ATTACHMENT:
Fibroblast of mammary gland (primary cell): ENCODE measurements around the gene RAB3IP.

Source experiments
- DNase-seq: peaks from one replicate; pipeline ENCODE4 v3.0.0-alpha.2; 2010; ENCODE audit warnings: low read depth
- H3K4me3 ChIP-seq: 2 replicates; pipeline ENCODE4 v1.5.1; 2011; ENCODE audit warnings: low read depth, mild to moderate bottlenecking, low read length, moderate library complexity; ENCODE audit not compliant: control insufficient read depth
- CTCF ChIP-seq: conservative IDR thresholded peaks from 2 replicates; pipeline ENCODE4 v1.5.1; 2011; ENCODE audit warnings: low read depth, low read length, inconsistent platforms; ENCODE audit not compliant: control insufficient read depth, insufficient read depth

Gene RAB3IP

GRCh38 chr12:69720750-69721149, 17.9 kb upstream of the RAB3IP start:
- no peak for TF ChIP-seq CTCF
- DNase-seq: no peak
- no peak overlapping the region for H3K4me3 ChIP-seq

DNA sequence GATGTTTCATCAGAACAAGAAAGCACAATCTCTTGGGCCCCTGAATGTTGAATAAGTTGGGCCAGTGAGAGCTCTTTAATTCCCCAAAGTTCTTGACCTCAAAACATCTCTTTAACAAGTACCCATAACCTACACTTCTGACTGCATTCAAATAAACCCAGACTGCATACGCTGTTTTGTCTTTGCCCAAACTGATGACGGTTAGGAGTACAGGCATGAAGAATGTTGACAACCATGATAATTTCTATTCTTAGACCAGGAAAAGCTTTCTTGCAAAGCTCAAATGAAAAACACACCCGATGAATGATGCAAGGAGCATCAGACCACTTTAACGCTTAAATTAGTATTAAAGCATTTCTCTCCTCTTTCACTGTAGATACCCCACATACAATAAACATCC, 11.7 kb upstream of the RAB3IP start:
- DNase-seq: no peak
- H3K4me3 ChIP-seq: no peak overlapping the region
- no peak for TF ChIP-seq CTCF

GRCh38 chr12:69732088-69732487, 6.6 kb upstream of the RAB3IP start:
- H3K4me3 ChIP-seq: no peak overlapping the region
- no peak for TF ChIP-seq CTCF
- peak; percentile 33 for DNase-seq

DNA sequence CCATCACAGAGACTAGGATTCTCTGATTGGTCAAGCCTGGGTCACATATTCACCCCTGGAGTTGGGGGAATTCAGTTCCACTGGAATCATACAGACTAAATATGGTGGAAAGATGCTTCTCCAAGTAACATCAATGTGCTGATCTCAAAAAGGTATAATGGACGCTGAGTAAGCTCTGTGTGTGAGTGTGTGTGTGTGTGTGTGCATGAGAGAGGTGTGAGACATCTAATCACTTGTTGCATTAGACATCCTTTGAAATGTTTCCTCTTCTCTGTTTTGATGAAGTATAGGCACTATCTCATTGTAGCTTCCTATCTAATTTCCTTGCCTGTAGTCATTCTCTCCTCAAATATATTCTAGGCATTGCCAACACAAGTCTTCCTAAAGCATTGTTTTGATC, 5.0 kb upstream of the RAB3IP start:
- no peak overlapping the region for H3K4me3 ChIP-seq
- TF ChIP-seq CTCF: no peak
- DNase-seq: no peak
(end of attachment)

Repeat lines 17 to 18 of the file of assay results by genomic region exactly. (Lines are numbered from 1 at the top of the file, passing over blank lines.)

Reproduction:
- no peak for TF ChIP-seq CTCF
- peak; percentile 33 for DNase-seq